Is attractiveness in the eye of the beholder? Not according to Ernst & Young, at least in the field of renewable energy.
The accountants have just released their latest ‘renewable energy attractiveness index’ which looks at some very defined characteristics of what offers promise for renewable development in a nation.
It’s no good just fluttering eyelashes; you need innovative finance and opportunities for investment, subsidies, grid capacity and decent working relationships with your neighbours to rank highly here. Oh, and you need to be faring fairly decently against the economic conditions we find ourselves in. Being up-and-coming has never been so hard – but it hasn’t stopped some rising stars.
Ireland, Morocco and Chile (all up two) are the biggest leapers since the table was last published, but South Africa, Japan and Australia (all up one)and others seem to be on the winning trail too. The ‘working with your neighbours’ aspect is becoming increasingly important: Ireland’s success is in part due to new export arrangements with the UK, and Australia is being helped in their aims by industrial association with top of the table China.
All the while, two of Europe’s nations that have suffered most harshly due to the recession, Greece and Spain, have seen their stock slide, despite being early trailblazers, with their plethora of sun and breezy coastline.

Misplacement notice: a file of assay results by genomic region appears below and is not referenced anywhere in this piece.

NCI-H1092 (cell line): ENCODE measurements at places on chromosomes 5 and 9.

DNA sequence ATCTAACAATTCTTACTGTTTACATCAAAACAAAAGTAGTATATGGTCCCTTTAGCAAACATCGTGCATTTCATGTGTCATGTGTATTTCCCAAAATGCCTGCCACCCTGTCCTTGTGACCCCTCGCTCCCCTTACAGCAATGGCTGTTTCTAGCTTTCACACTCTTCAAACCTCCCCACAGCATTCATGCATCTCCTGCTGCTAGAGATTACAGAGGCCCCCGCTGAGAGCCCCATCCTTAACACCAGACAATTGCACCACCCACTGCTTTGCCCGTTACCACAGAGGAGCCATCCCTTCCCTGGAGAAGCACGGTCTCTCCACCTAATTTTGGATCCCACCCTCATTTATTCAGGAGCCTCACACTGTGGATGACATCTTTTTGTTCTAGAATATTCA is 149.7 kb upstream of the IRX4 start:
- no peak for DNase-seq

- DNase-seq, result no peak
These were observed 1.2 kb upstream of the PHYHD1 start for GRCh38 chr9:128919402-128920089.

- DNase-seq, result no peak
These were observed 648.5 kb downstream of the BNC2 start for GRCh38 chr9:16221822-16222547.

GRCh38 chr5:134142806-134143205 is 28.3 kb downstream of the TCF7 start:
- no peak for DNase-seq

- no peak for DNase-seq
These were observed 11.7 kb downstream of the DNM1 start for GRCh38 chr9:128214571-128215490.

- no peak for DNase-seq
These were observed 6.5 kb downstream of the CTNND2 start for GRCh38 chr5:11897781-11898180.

All this is well and good, but where is the UK at, you may ask? A non-mover at number six, with Japan closing in on its tail. Not bad at all, but Ernst & Young point to political/investor uncertainties for the relative state of stasis.
This is not the only report that has been making claims about the future of renewables. The RHC-Platform has reported on the future of solar heating and cooling in particular. It says that the technologies could make a big contribution to renewable energy technologies meeting a quarter of EU heat demand by 2020, due to it having the highest growth potential of heat technologies in the coming years. You can check out the findings in full via this link.
Of course, all of these standings, projections and predictions go to the heart of the complexities of engineering low-carbon change on a large scale. Trade, skills and affordability are key factors – but then there are always new developments to consider like the possible enthusiasm for tapping shale gas deposits worldwide. Energy supply has always been about getting the mix right, and on that front, there are clearly very interesting times ahead.